Cyrus markets itself as a comedy, but it is often anything but. Cyrus is a movie based on poignancy, about relationships, and while it can be fun, it can also be sad, tender, bitter, hopeful, and even in its silliest moments, mature.
Our title character is not our main character, but he is the most memorable. Cyrus (Jonah Hill) is as hindered in society as Ignatius J. Reilly, but somehow more realistic. Cyrus is a malignant sore on his mother’s hip, a tumor filled with lies, behavioral issues, and an offbeat sense of humor. He is also a pain in the main story arc’s ass, but without him, the story would be one that is boy meets girl, has drunken sex, soon becomes inseparable, and then tries to make it work. Because Cyrus is implemented gracefully, we have something a little more unique.
John (John C. Reilly) is a nice guy, a really goofy, likeable man who never got over his ex-wife Jamie, played by Catherine Keener. In the opening scenes, we see him working toward the courage to be close to someone else, but he is employed with Jamie, and this is hard. At a party, John conveniently meets Molly (Marisa Tomei), who in all her years has never found a steady lover (you can see this in her generally distressed appearance and continually furrowed brow). The two strike up the kind of relationship that is all whirlwinds and furious passion, a relationship where it doesn’t seem absurd or creepy for John to follow Molly to her home, engaging himself in her life and the life of her son.
Often relationships such as these end disastrously, and after John meets Cyrus, who is both devious and determined to break the couple up, this ending perhaps would not have been unthinkable. But John is infatuated with Molly, and he is not willing to give up easily, even if it means breaking the barriers of new coupledom and taking the bait against Cyrus’ absurd ethics in order to fight back.
Through the ups and downs of its narrative, the Duplass Brothers use a unique device to float scenes together. I don’t know if the brothers have implemented this same device in their previous films, but it works to add depth to this screenplay. The device is just this: sometimes dialogue will continue as the pictures on the screen change, capably communicating two ideas at once. The first is the idea eschewed by the dialogue and the second is the emotion initiated by the shots. In this way we are capable of seeing more complicated versions of our characters, their inner perspectives, thoughts, and emotions, rather than what just plays out in their faces and voices. This could be distraction, but works in the interest of this film. It’s another way Cyrus plays to the unexpected.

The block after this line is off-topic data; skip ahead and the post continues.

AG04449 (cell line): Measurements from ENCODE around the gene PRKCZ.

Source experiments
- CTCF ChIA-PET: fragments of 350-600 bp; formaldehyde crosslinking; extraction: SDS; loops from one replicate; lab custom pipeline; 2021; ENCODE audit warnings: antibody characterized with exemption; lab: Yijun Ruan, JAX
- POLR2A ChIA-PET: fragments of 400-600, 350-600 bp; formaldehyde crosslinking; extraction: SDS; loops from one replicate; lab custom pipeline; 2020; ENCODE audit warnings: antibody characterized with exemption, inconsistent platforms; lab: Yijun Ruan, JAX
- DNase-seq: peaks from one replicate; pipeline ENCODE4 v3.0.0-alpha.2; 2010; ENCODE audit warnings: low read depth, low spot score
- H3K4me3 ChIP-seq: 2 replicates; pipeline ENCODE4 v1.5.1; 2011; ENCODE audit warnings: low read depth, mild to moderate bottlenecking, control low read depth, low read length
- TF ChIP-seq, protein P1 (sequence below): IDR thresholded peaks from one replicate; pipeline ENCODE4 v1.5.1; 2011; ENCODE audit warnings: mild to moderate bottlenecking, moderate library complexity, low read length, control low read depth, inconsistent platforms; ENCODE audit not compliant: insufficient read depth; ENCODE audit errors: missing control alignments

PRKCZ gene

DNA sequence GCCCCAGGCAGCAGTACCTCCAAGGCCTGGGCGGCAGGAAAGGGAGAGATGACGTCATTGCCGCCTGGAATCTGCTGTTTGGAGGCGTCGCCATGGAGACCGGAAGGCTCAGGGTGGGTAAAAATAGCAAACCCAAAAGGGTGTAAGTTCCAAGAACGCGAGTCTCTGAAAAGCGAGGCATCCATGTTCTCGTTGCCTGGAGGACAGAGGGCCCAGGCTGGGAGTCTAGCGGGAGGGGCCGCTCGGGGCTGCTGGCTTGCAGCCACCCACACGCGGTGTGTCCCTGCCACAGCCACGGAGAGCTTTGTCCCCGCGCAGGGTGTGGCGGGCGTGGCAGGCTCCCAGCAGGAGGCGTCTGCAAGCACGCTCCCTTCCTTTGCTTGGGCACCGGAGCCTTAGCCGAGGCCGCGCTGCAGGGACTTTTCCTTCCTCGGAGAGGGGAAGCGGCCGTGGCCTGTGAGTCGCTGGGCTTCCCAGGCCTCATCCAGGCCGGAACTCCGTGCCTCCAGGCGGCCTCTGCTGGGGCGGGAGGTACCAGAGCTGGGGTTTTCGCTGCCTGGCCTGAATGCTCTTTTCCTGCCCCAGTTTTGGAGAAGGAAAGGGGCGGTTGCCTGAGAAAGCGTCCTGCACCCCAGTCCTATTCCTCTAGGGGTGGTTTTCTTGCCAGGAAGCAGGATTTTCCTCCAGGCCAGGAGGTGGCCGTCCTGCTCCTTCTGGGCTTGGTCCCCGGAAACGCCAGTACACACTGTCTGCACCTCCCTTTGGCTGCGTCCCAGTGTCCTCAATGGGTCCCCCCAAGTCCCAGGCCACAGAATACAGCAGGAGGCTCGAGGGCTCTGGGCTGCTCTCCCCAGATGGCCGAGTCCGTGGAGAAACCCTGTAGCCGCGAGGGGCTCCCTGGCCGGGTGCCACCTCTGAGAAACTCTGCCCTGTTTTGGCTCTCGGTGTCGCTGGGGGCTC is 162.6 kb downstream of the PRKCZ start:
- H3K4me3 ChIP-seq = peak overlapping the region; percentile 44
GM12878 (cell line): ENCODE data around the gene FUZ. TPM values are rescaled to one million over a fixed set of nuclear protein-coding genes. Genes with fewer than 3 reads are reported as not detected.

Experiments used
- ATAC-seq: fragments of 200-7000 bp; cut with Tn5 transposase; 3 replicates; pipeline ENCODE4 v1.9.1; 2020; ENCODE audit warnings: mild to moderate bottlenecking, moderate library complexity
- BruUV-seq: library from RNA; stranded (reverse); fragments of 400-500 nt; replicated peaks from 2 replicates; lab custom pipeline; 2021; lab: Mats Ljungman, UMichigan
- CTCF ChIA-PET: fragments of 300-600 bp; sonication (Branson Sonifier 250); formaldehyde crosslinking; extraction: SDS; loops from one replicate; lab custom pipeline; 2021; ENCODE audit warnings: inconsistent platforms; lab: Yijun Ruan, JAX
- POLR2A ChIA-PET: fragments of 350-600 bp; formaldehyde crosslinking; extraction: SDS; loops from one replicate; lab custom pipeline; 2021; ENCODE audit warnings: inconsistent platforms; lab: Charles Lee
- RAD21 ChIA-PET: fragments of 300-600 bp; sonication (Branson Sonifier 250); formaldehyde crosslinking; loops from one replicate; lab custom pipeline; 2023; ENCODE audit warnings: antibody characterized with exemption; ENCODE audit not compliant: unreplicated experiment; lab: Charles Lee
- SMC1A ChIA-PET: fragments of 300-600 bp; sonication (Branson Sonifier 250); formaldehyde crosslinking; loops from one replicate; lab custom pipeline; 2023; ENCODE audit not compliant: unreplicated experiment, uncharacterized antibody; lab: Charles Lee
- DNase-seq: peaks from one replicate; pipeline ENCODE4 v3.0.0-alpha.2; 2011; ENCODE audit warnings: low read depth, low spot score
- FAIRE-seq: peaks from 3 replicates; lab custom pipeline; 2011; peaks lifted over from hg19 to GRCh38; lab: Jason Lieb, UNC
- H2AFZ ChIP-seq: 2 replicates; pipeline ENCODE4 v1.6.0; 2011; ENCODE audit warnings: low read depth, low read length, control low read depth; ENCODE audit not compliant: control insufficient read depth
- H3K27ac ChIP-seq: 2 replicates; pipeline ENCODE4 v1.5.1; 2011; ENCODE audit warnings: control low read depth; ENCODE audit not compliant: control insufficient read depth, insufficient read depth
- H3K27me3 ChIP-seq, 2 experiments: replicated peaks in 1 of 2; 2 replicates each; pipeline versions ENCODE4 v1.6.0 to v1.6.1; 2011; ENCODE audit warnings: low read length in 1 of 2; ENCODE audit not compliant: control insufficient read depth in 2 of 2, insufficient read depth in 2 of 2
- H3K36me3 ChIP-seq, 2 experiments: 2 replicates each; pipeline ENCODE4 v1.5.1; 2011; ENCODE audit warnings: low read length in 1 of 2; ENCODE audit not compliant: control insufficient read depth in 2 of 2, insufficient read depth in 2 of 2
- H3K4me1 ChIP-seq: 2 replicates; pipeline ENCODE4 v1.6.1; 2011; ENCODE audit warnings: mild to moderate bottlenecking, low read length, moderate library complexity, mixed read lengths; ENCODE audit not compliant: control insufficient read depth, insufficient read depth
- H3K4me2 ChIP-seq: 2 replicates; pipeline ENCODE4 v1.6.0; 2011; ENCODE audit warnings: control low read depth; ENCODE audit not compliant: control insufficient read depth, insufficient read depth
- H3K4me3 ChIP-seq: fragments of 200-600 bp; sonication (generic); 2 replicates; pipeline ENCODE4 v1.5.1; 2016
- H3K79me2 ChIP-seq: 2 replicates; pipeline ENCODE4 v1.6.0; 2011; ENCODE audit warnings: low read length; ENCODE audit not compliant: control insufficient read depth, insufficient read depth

The story in Cyrus is not more upsetting than The Break-Up and not easier than Up in the Air. Like those two movies, it is a story about complex relationships melding to create moments that are candid, even if they aren’t heartwarming. Viewers who were shocked that Cyrus wasn’t the laugh-out-loud, boisterous Jonah Hall vehicle they had presumed, shouldn’t have been. Jonah Hill is acting at an entirely different level, and is better for it. As usual, John C. Reilly is a fine actor, and he is among his finest characters here. Cyrus is a story of learning when to engage, when it’s okay to quit, and realizing sometimes those two ideas have fermented into one thing. Sometimes in our finest moments, when we are brutally, painfully honest, we are not at our most likeable. We are at our most watchable.
When the disc turns on, there is a preview for the digital copy, but my screener copy didn’t include one. I looked into special features, and the Blu-Ray copy isn’t expected to have a digital disc at all. This seemed supremely weird. The disc itself is equipped with the “newest in Blu-Ray technology,” which meant I had to update my player twice before I could get it to play. But there are some distinctively stylized extras that come with the disc. When you hit the pause button, there is an inset picture that pops up, showing you the screenshot from the beginning of the scene. Scenes can be searched by nicely sized pictures rather than titles. There is also a feature that allows you to “bookmark” your spot, meaning if you watch and have to pause, you can shut the disc down and return to it at a later point. Finally, each of the extras are pop-up sections on the main menu, so you don’t have to traverse into the vortex of the disc to get to everything, making for a very neat layout.
There are a couple of deleted scenes featured, the most memorable being a puppet show that John puts on for Molly. Each of the deleted scenes is accompanied with an introduction. This is an appealing way to include deleted scenes, because then audiences can understand where a scene is supposed to go and why.
The disc can also be streamed in BD Live. This features the trailer for Cyrus, other trailers from 20th Century Fox and Fox Searchlight, as well as a Q&A segment that can either be streamed or downloaded. This short feature talks about Cyrus’ release at SXSW in Austin in 2010 and gives an idea of the hopes riding on the Duplass Brothers’ shoulders. It is also featured in the extra’s section under a different title -- the Q&A segment in the BD Live is a completely different segment than the Q&A segment featured in the extras section of the disc. This Q&A is longer and more fulfilling, and explains the Brothers’ writing and filming process. They filmed the segment with their children, but filming the Q&A with the kids does more for the aww factor than getting a point across. It’s a shame their gimmick is distracting from otherwise valid points.
Other features include a music mash-up with Reilly and Hill. They’re just dicking around, but it’s way better than the usual blooper reel. There are also some Fox Movie Channel Presentations, which are interviews with Reilly and Hill about the dynamics and presentation of each of their characters. All in all a worthwhile watch.